Code // Sep 14, 2016

Getting Started With jQuery (For Absolute Beginners) – Part IV

jQuery tutorial - getting started

This is the fourth lesson on our jQuery series. Please refer to previous tutorials if you haven’t.
We will be taking a look at Filters and Traversing.


As the name suggest this refers to narrowing down the search for elements. We will go over 6 of the most common types.
Let’s start with the what we may refer to as  ‘index-related selectors’:

(:eq(), :lt(), :gt(), :even, :odd)

To use a filter, you add a colon followed by the filter’s name after the main selector.

e.g   $('.main-class:even');


Selects the element at index n within the matched set. It is used to select a single element that is returned from a collection or array of elements that match a specified selector .
For example if elements are first selected with a specific class and more than one elements are returned as in the case below:

var p = $('.demo');

How do we filter from the selection and get only the second paragraph?

Note that what is returned is an array and Javascript uses 0-based indexing, i.e the first element in an array is at index zero.

So clearly the second paragraph will be at index 1. To select it directly we simply do this:


Similarly for the first: $('.demo:eq(0)');

For the third: $('.demo:eq(2)'); and so on


Selects all elements at an index greater than n within the matched set.
It is important to take note of the difference between this and :eq() from the description. :eq() returns only a single selection whereas :gt() returns more than one. It returns all elements from a selection that is greater than an index you specify.
For example to select the last two paragraphs, we simply make use of the 0-based indexing we saw earlier.
We have 5 elements with the same class, that makes the last two paragraphs number 4 and 5. But because of Javascript indexing they will end up at index 3 and 4 respectively.

$(‘.myclass:gt(2)’); – this says select all elements with a class of ‘.myclass’ but return only those which index is greater than 2.


Select all elements at an index less than n within the matched set.
This is similar to :gt() except in the opposite sense.


Selects even elements from a matched set.
Quite counter-intuitively, :even selects the first element, third element, and so on within the matched set as a result of zero based indexing.
So given an array like below:

0      1       2      3      4     – index positions
[‘p1‘, ‘p2‘, ‘p3‘, ‘p4‘, ‘p5‘]

$('.myclass:even');  – selects the second(index 1), third(index 3) and fifth paragraph(index 5).

The opposite is the case for :odd.

:first and :last

The :first pseudo-class is equivalent to :eq( 0 ). It could also be written as :lt( 1 ). This matches only a single element.

$('.myclass:first');  – will select only the first p tag in the HTML snippet above.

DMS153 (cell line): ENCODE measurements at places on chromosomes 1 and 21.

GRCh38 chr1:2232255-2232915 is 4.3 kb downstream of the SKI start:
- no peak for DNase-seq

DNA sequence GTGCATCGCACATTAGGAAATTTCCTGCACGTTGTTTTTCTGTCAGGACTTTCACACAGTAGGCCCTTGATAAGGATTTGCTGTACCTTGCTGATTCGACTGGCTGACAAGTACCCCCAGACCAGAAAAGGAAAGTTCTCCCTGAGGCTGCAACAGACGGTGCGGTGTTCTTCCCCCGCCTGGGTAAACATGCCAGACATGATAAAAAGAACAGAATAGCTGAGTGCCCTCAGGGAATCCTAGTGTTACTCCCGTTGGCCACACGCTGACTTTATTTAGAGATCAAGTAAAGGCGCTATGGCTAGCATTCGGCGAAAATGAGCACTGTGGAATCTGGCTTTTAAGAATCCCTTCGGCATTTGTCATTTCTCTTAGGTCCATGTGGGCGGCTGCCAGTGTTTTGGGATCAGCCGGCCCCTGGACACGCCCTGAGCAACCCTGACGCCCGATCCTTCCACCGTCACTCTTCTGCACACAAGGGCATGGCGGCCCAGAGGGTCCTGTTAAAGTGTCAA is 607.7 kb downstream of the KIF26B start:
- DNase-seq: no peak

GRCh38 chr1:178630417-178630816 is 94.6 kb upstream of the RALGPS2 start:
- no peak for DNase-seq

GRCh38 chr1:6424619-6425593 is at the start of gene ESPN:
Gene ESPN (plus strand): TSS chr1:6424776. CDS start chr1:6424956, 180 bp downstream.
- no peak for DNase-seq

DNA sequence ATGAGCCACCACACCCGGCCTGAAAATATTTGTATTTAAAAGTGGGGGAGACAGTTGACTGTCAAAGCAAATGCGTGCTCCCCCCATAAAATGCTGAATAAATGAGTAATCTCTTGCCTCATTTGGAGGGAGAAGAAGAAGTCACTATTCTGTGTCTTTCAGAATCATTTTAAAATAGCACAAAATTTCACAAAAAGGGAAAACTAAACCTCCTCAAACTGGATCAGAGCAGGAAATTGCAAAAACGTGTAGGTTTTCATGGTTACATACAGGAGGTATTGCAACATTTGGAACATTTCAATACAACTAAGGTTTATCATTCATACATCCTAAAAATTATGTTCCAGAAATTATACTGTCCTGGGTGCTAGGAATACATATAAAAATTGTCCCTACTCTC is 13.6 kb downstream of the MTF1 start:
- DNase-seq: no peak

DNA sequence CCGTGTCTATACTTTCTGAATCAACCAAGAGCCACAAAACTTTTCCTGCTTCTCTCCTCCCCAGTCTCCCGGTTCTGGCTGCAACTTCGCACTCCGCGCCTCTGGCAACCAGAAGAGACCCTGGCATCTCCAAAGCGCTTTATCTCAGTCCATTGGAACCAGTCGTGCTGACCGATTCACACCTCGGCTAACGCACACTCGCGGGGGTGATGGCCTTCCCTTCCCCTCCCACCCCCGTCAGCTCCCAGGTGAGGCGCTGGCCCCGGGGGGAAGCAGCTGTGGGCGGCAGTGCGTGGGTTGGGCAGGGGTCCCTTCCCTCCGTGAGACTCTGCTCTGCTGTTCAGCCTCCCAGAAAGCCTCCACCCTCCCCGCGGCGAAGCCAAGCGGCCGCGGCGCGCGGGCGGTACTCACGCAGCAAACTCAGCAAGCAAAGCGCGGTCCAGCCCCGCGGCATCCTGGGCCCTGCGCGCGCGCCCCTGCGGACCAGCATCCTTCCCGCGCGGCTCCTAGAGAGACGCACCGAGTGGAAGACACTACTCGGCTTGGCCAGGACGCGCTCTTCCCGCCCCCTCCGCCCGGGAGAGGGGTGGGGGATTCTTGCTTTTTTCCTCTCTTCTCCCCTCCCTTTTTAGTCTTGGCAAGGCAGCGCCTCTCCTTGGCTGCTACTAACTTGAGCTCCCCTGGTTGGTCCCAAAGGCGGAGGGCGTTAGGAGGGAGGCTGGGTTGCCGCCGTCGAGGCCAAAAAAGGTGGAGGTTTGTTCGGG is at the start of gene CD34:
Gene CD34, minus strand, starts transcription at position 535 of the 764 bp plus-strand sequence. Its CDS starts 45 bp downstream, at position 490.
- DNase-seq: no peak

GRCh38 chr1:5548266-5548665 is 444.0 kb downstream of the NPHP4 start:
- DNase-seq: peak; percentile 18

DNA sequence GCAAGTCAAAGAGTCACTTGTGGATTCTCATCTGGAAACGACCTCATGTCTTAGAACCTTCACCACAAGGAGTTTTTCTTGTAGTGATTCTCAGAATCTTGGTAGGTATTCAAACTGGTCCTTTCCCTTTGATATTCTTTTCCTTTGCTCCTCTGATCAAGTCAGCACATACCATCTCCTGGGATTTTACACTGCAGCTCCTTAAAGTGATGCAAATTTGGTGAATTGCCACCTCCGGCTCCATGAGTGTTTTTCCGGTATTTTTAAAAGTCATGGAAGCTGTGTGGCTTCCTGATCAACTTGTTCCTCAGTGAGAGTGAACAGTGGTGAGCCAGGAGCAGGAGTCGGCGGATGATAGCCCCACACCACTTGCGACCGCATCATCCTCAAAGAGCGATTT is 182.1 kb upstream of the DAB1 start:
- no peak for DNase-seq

:last – Selects the last matched element. It also selects a single element by filtering the current jQuery collection and matching the last element within it.

$('.myclass:last'); – will select the last p tag.

For more details visit jQuery’s official documentation at,,



prev() and next():

These are used to select elements that come directly after or before another element int the same level in the DOM tree, i.e elements which are siblings to one another.

<p>, <h2> and <ul> are siblings in the HTML snippet above. They are the direct children of the div tag.

If we select the <h2> tag, we can easily move a step upwards or a step downwards to get to its two siblings.

From h2, to move upwards to p we make use of .prev().

$('h2').prev();   – returns the p tag.

From h2, to move downwards to ul, we make use of .next().

$('h2').next();   – returns ul.

Its really that simple.


Selects the immediate parent or ancestor of a selection. This method only traverse a single level up the DOM tree.

From our example, <li> has three parents: <ul> which is it’s direct parent and <div> which is it’s grandparent and <main> it’s great grandparent

So to get the immediate parent of <li>:

$('li').parent(); returns <ul>.

To get all it’s parents, both direct and grand and great grand etc we use:

$('li').parents(); returns <ul> and <div> and <main>. This method traverse all the way up to the first ancestor or parent.

To get some parents or ancestors but excluding some up the chain, we use: .parentsUntil(”).

This takes a selector from which to start exclusion.

So to select only the <div> and <ul> parents of the <li> element, we can do:

$('li').parentsUntil('main'); – selects all the parents but exits and skips <main>


Get the children of each element in the set of matched elements, filtered optionally by a selector. This method only traverse a single level down the DOM tree i.e it does not return grandchildren, great-grandchildren etc.

For example using this method to find the children of the div

$(‘div’).children();   – will return only <p>, <h2> and <ul> not including <li>


This method searches for descendant elements that match the specified selector. It traverses downwards along descendants or children of DOM elements, all the way down to the last descendant or child.

For example we can select the <h2> element by using find like so:


For more details visit jQuery’s official documentation at


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